Tomorrow (Monday) marks the start of Big Energy Saving Week (18th to 24th January). As winter lockdown keeps us at home, Dave Roberts, of the Energy Policy Team at the Department of Environment, Food and Agriculture, has these hints on decreasing energy use and lowering bills.
Using energy is generally bad for the planet. Its also bad for our pockets and bank balances, so there are several good reasons to do our best to reduce the amount of energy we consume and to make sure what we do use is used as efficiently as reasonably possible.
The basic issue here is we need to heat the air in our living spaces and then to keep that heated air for as long as possible before it escapes and we have to heat more air afresh.
The first thing that most people should probably consider is whether their home’s walls, floors and ceilings are adequately insulated, the home is weather proof and adequately heated.
Current standards for new built homes or substantially extensions built to existing homes requires loft insulation 270mm deep. Many older homes have much less than this or even no insulation at all. It is often a fairly simple DIY option to install additional insulation and one that will create a warmer home at reasonably low cost.
Similarly, once a living space has been warmed, you don’t want that warmth to quickly escape through gaps in the fabric of the building. Drafts mean your home has holes in it through which heat can escape. Check for drafts around windows and doors etc. and fit draft proofing where drafts exist.
When creating the heat to make a home comfortable, it is wasteful to have an inefficient form of heating that doesn’t give adequate payback in terms of heat generated for the amount of energy consumed. Typically, older boilers are not as efficient as newer ones, but their performance can be optimised by regular maintenance as can that of a radiator system which may benefit from periodic cleansing and regular air bleeding.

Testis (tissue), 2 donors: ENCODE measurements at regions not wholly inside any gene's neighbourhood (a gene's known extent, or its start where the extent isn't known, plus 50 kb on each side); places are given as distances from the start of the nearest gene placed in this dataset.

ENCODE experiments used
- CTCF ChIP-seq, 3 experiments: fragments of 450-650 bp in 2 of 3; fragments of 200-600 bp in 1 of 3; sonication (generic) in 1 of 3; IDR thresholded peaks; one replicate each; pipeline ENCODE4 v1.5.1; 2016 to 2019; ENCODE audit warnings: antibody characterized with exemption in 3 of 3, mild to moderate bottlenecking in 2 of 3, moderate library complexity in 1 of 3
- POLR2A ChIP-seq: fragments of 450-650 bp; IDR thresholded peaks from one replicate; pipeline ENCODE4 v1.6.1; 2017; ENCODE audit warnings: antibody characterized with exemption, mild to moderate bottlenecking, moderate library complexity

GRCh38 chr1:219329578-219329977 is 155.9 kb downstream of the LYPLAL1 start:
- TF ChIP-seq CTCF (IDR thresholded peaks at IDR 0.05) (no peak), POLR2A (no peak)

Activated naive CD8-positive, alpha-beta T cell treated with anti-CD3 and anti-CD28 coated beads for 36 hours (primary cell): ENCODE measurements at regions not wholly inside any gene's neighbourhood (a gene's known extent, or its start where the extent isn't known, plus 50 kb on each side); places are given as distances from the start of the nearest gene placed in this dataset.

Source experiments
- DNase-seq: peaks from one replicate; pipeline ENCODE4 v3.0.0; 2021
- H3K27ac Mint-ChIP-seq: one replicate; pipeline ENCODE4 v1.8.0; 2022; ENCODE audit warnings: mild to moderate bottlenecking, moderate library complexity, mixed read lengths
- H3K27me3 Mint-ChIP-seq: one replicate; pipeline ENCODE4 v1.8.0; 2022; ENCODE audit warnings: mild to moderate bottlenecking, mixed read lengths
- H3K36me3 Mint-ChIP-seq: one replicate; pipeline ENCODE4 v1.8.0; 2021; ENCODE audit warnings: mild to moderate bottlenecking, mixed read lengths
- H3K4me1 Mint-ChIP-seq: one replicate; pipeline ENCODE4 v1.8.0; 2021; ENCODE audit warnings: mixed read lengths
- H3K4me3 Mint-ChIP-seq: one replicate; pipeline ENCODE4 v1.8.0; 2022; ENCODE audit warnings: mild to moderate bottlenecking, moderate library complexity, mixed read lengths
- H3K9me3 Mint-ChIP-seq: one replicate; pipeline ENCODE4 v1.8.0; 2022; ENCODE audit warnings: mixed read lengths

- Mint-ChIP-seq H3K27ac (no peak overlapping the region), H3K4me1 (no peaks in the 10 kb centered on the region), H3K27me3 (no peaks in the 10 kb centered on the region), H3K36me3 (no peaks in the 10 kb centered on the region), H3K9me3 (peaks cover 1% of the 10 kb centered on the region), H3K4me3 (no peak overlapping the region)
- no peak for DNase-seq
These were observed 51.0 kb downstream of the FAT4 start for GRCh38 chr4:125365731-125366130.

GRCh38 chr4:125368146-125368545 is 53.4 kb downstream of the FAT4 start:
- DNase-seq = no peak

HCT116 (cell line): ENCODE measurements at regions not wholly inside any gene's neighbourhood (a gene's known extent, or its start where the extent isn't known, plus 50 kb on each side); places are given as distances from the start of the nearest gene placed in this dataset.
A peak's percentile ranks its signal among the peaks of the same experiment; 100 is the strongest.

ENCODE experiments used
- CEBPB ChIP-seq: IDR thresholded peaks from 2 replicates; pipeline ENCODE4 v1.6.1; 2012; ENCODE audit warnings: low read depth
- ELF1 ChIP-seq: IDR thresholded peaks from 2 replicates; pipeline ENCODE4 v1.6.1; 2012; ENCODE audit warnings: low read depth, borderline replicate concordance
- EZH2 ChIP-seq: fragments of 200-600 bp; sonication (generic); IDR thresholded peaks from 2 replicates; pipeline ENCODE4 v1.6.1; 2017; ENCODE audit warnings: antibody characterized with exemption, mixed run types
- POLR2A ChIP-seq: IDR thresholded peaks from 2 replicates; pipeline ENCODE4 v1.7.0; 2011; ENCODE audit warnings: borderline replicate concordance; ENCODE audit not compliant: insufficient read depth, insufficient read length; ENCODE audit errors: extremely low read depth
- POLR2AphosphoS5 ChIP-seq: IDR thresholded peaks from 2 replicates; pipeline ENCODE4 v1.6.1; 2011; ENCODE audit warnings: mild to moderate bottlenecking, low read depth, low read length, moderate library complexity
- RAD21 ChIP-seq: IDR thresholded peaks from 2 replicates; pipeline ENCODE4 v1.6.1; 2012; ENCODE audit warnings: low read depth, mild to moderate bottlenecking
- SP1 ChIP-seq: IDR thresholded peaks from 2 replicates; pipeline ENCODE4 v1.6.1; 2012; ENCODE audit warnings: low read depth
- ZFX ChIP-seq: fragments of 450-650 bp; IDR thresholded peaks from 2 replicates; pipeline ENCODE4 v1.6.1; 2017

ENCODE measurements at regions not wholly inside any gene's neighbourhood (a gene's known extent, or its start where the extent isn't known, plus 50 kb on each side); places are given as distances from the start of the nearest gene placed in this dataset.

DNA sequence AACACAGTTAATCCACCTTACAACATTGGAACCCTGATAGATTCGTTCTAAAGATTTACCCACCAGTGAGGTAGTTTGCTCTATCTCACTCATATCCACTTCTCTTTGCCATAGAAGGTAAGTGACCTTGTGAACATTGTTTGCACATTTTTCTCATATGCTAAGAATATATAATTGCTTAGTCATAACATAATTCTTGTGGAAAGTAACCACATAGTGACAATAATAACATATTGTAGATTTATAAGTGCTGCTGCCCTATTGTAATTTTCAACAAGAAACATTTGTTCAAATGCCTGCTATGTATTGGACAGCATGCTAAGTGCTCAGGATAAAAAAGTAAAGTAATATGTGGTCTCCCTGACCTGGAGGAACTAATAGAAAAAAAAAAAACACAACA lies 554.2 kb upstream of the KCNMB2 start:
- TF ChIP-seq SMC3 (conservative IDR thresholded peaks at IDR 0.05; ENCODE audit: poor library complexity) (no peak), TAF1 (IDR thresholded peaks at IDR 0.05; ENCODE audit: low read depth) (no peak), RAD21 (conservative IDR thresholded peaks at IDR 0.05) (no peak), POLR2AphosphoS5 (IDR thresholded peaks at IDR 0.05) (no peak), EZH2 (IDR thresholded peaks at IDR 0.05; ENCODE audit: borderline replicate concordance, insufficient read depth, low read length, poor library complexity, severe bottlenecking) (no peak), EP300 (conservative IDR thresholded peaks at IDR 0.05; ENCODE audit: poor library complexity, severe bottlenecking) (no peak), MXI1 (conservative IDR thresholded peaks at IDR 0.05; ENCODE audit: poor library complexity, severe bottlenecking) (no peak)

Think about changing your lighting as well. Modern high quality LED light bulbs can us up to 90% less electricity than traditional incandescent bulbs whilst delivering the same amount of light.
The things discussed above are just a few basic home improvements that are likely to improve the comfort of a home, save the occupier money and help the planet, but there are many other home improvements that might be made at relatively modest cost when people consider their own homes and circumstances.
While I wouldn’t recommend ignoring spending money to reduce energy consumption (and make long term savings hopefully), there are many potential energy and cash saving opportunities that come for free if we are prepared to modify established behaviour or make a little effort.
Here are a few suggestions:
- turn the central heating thermostat down slightly;
- switch lights off when not in a room;
- lower the hot water setting on the boiler a bit;
- take a shower instead of a bath; or if you already prefer a shower, cut it short by a minute;
- only boil the amount of water you need in your kettle;
- make sure the dishwasher is fully loaded before washing;
- wash laundry at low temperature. Modern laundry cleansers are designed to work at low temperatures;
- if you have outdoor drying space, do laundry only on dry days, and do it early so it has all day to dry. Try to avoid using the dryer unless absolutely necessary.
The prevailing conditions which are requiring many people to work from home at present heighten the importance of being energy efficient in our own homes as the longer we spend there, the greater the need to consume energy.
These are just a few ideas. The following links have more.
Isle of Man Government: Energy advice made simple
Manx Utilities: Energy-saving tips
The Department of Environment, Food and Agriculture operates an Energy Efficiency Scheme which offers grants to eligible home occupiers who wish to carry out home improvements to increase the energy efficiency of their homes. Grants of up to £1,000 are available. Details can be found here.
Big Energy Saving Week is organised by Citizen's Advice, the Energy Saving Trust and the Department for Business, Energy and Industrial Strategy.